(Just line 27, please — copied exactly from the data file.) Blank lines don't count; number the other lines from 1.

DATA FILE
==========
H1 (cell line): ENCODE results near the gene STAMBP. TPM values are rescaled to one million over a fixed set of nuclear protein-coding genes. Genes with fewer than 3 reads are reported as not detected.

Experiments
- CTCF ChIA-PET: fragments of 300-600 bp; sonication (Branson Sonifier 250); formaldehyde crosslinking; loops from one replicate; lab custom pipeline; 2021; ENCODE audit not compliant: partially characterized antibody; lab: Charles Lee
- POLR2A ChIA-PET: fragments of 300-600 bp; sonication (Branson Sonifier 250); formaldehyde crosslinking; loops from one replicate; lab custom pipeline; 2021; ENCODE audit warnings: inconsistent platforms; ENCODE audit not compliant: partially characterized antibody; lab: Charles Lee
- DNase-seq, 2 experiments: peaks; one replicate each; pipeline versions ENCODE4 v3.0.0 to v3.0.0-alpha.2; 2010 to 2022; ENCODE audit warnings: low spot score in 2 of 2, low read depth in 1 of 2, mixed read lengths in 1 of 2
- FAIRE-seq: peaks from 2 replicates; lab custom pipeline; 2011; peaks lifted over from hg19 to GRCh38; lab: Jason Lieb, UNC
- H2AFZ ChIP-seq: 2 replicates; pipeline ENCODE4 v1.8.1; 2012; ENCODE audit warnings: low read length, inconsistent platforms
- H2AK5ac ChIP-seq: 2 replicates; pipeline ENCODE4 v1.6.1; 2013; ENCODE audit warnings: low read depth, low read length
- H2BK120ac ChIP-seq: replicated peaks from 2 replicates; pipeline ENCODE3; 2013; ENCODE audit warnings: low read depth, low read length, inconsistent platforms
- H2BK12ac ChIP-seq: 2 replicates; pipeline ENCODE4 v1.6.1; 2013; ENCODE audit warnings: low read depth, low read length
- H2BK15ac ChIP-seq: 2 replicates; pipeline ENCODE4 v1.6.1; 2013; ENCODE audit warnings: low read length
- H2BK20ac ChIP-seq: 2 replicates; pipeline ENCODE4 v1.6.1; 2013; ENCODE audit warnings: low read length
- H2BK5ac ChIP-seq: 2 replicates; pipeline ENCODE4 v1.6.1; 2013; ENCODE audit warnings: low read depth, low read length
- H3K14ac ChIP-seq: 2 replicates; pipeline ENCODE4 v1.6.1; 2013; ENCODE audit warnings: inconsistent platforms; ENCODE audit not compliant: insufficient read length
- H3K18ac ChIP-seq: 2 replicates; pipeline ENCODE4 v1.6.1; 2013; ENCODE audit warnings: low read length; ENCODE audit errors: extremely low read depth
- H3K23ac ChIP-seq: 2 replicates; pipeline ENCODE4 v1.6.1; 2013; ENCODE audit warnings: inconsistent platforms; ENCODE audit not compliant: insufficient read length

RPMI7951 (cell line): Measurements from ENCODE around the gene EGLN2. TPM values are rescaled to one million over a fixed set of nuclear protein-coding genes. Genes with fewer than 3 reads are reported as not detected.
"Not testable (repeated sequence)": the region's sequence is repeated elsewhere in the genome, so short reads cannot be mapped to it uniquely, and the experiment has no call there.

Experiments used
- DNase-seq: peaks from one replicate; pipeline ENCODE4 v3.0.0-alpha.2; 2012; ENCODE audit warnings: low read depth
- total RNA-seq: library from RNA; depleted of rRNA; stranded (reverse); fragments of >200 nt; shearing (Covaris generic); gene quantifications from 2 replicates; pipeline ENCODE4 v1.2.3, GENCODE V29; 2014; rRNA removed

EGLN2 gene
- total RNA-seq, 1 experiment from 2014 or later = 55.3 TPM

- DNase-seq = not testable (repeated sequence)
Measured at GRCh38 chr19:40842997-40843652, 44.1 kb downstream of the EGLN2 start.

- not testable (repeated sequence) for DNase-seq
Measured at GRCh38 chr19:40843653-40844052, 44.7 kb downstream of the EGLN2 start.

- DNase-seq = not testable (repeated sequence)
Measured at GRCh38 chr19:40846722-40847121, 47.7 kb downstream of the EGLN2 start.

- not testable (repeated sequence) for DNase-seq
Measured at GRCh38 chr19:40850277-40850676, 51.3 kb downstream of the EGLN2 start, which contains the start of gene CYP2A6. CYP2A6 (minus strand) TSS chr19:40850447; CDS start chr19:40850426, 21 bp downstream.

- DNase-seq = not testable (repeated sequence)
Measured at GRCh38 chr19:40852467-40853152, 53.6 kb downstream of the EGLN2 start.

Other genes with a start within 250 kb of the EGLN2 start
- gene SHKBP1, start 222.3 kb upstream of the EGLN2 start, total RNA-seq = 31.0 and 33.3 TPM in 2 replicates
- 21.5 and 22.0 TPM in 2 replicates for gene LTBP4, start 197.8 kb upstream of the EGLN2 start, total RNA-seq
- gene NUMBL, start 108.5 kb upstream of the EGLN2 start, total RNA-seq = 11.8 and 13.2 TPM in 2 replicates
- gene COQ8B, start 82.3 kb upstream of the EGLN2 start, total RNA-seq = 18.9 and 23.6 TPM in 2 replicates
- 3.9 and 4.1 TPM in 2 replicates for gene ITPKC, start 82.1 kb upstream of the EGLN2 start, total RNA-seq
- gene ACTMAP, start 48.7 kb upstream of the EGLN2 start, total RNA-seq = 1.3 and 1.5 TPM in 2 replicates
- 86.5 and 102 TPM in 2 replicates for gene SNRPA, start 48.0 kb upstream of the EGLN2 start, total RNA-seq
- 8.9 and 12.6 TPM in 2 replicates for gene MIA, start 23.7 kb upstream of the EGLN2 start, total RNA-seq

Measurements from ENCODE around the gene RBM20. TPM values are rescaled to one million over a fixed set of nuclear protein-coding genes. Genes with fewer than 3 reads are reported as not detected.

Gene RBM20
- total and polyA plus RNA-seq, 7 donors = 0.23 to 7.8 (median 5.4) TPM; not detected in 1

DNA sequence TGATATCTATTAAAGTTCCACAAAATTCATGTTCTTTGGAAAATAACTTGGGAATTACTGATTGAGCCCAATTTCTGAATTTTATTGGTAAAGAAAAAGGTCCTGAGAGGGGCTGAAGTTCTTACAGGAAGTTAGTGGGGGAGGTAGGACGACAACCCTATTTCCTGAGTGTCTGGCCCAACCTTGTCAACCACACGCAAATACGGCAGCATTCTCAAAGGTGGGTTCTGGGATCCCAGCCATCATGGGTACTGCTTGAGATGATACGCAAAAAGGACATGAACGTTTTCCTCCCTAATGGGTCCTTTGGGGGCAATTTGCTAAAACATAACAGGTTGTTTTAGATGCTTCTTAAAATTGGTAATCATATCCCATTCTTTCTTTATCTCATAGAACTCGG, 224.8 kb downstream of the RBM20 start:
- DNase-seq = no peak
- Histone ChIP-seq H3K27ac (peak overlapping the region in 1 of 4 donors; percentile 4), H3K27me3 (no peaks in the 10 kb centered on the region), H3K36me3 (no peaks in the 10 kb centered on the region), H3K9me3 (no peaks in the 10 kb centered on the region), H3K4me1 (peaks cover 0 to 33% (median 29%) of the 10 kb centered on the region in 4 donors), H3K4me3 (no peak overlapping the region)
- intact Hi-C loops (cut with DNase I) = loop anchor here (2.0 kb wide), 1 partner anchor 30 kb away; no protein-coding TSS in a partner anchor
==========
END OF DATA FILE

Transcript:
Measured at GRCh38 chr19:40843653-40844052, 44.7 kb downstream of the EGLN2 start.